The African Union’s Department of Health, Humanitarian Affairs and Social Development (HHS) hosted a 2-day catalytic Drug Demand Reduction meeting for South Africa’s Traditional Authorities and Leadership on 1 – 2 November 2022 at the Southern Sun Hotel O.R. Tambo International Airport, in Gauteng, South Africa. The session was organised in collaboration with the Department of Correctional Services; the Office of Global Programmes and Policy, Bureau of International Narcotics and Law Enforcement Affairs, a State Department in the United States of America; and United Nations Office on Drugs and Crime (UNODC) under the theme: “Solidarity in addressing drug addiction and related mental health disorders”.
The purpose of the event was to understand public health problems in jurisdictions under traditional leadership due to increased availability and use of psychoactive substances that are trafficked and also produced locally, and to create a national network of Traditional Leaders to facilitate implementation of drug action plans.
South Africa’s criminal justice system, which the Department of Correctional Services (DCS) is an essential component thereof, plays an important role in efforts to fight crime and eradicating substance abuse in and beyond African shores. DCS’ core mandate is to promote a just, peaceful and safe society by ensuring that the corrections environment is secure, safe and humane, and that offenders are rehabilitated to reduce their likelihood of reoffending. Amongst stakeholder’s present were representatives of the National House of Traditional and Khoisan Leadership, the Central Drug Authority (CDA), South African National Aids Council, Department of Social Development, International Technology Transfer Centre and others who presented various mechanism that can be used to realise a drug-free environment, particularly within jurisdictions under Traditional Leadership in South Africa.
The session also provided an opportunity for a ‘Royal tête-à-tête’ in a form of a closed group discussion by Traditional Leaders to define their role in the Drug Demand Reduction Architecture of South Africa.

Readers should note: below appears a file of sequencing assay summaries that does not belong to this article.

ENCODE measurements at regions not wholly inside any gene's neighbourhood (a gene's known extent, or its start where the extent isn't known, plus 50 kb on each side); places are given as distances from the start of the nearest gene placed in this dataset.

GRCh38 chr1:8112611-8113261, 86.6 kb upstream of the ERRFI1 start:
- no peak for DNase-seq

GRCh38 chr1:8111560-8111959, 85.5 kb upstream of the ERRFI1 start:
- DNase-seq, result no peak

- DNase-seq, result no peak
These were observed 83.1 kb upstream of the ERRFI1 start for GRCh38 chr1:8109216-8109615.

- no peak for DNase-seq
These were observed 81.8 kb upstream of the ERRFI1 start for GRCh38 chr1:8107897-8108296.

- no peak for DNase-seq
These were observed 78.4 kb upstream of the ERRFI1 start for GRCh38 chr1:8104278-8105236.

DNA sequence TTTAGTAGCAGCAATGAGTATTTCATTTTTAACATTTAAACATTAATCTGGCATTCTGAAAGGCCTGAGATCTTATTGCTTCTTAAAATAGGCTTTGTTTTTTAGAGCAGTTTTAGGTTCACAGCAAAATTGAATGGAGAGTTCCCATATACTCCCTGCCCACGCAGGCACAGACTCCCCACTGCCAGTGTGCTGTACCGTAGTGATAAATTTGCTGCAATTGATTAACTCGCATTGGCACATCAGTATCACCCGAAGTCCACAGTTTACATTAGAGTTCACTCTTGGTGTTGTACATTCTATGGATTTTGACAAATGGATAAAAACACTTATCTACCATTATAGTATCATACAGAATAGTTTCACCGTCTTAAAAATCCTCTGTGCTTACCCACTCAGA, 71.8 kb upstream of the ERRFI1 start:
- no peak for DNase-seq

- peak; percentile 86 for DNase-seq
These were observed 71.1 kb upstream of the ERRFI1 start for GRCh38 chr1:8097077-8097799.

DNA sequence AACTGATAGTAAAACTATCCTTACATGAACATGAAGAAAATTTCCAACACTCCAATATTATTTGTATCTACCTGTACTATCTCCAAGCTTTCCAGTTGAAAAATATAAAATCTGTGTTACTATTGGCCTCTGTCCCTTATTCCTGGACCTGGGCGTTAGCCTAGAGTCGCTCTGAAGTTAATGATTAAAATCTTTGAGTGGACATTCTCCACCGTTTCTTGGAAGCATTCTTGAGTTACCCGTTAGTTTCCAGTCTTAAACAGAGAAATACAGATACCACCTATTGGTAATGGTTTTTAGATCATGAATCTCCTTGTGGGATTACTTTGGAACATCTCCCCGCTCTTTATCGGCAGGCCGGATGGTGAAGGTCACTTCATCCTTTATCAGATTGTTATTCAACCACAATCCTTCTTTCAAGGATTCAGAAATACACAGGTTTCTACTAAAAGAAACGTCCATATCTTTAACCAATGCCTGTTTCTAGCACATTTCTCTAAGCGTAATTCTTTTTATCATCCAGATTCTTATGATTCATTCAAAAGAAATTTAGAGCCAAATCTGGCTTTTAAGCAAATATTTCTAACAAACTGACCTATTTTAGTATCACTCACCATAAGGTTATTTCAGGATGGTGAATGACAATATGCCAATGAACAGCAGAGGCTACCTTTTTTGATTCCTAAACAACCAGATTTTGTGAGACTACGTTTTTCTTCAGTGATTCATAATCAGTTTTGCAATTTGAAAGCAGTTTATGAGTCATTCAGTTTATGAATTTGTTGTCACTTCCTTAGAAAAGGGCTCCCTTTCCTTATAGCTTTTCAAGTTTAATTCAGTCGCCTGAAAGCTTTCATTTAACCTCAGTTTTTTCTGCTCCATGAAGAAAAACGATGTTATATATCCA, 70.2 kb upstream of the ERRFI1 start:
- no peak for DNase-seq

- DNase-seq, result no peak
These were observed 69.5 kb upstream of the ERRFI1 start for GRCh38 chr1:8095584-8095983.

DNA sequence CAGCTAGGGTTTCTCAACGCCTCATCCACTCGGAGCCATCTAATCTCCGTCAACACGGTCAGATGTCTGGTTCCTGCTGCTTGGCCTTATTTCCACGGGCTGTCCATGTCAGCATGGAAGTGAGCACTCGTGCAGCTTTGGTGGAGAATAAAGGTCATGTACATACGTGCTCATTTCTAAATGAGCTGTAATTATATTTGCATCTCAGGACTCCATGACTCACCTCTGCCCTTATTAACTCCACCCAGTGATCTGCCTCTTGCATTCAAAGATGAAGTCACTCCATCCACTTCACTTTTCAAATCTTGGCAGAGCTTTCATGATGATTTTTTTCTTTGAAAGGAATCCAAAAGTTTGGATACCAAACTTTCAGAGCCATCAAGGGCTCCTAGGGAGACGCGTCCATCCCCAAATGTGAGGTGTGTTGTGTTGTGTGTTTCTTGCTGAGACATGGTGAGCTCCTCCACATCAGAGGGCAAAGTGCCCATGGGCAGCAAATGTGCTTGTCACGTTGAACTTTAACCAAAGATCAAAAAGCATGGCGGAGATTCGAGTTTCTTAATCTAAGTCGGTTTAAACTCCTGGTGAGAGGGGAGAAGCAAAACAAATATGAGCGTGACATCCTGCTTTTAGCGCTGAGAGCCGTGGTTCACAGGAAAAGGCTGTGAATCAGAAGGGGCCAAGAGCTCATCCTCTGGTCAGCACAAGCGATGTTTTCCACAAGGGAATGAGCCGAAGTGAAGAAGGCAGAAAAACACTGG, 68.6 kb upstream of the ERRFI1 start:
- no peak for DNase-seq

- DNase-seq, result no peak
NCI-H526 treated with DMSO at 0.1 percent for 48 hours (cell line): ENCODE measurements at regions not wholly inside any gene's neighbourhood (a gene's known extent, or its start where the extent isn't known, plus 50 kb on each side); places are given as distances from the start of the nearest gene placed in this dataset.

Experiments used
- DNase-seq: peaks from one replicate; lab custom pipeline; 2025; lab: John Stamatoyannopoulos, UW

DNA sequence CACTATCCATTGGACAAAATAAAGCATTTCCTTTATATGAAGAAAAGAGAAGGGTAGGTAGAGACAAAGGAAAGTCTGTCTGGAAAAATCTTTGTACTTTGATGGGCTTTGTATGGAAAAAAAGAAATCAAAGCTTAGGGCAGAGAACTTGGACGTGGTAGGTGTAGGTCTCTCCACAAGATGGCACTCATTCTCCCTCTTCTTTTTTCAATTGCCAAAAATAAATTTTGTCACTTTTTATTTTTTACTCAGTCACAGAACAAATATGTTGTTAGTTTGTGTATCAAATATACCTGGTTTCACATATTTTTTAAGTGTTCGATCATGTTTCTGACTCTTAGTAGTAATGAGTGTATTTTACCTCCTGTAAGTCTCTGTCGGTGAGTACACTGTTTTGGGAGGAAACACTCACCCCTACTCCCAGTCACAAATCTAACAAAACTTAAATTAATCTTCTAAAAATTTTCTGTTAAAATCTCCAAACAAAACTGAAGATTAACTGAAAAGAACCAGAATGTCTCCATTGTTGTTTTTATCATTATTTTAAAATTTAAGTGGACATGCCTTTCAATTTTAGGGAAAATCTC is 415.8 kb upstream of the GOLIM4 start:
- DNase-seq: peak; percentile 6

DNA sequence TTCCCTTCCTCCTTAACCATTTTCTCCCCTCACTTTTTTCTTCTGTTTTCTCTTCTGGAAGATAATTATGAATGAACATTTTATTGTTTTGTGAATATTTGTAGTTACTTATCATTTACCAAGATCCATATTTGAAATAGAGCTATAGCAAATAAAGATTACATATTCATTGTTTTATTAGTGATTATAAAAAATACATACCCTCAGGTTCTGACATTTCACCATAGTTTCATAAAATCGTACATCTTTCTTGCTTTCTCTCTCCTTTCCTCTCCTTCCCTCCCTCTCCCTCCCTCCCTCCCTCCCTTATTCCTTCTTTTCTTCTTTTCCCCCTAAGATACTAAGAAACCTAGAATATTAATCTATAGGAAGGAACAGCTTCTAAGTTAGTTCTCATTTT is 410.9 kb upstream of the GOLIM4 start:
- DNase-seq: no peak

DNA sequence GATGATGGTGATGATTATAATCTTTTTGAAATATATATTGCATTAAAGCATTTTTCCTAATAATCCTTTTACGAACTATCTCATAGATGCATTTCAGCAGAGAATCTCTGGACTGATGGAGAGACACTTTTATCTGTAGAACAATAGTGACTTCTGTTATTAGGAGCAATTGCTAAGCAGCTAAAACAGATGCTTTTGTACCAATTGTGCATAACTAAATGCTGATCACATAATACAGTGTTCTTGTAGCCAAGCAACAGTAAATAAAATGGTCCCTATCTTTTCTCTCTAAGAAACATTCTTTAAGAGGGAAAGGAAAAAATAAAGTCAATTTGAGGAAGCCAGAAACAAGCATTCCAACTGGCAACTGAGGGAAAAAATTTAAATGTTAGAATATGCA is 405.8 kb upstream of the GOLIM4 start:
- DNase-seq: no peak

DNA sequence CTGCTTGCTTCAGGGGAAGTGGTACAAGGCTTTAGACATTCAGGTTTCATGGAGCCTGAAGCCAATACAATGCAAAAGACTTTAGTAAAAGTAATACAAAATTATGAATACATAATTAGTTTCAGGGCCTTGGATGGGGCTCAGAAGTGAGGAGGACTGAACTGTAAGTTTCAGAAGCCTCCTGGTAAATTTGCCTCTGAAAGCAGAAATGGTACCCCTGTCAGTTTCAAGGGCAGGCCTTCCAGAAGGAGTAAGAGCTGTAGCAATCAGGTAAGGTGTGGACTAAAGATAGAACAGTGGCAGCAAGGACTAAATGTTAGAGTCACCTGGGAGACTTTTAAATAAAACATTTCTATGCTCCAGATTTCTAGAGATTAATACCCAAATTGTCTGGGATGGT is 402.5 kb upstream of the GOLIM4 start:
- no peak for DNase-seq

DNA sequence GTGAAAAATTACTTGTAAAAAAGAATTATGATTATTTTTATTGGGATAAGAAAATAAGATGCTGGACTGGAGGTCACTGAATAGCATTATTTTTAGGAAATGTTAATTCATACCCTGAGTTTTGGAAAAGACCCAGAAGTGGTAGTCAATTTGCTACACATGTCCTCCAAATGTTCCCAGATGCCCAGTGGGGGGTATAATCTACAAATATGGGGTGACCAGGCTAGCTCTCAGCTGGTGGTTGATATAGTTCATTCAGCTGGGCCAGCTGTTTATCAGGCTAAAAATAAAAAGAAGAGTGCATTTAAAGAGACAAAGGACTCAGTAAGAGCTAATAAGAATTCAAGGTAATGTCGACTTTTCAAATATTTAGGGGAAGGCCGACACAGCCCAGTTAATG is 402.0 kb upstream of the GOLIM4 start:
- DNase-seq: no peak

In his address, Deputy Minister Nkosi Phathekile Holomisa said that the African continent is the hub for illicit drugs trafficking, adding that the international criminal network uses the region as a transit redistribution centre. He decried the fact that the continent continues to be a growing destination of choice for illicit cultivation, production and clandestine manufactures of drugs. “The issue of substance abuse is also exacerbated by high the unemployment rate and climate change which affect the condition of our resources,” said Holomisa. With the advancement of technology, people in the rural areas have access to information that can either improve or destroy their lives, hence the importance of the involvement and participation of Traditional Leaders, as guardians and promoters of the socio-economic wellbeing of the people, in initiatives to curb harmful effects of drug infiltration in communities.
Deputy Minister Holomisa emphasized that DDR deserves special focus because research shows that there is a direct correlation between drugs and substance abuse and the scourge of Gender-Based Violence (GBV). “The resolutions that were taken during the Dialogue with Traditional Leaders on GBV and Drug prevention convened in Polokwane by UNODC on 3 August 2022, where we resolved among others:
· To expand access to justice for women;
· To use our authority and influence to launch social mobilisation campaigns to raise awareness and to strengthen prevention and response to GBV;
· To encourage Female Traditional Leaders to help with Increased reporting, referral and support to GBV cases; and
· To develop protocols and guidance document required for effective and comprehensive programme.
The reason we came here is to further confirm our commitment as Traditional Leaders working alongside the government departments and agencies that we are part and parcel of the solution,” enunciated Nkosi Holomisa.
Head of the UNODC in Southern Africa, Dr. Jane Marie Ong’olo said that drug use is increasingly moving from towns and urban areas to the village community. She mentioned that it is important to involve everyone as resolving the drug problem is a common and shared responsibility. She further stated that the majority of the people in South Africa access services through traditional leadership, hence it was very crucial to begin to have a discussion with Traditional Leaders regarding substance abuse. “We saw the need to update and educate Traditional Leaders about the tools that they can use against substance abuse. This meeting was also aimed at joining the Traditional Leaders with all the relevant stakeholders that are here, that can assist them on how to be fast responders,” said Ong’olo. She further stated that this is history in the making as such meeting has never taken place in Africa.
Traditional leaders and all stakeholders present signed a pledge to commit themselves to activities that will help eradicate drug abuse.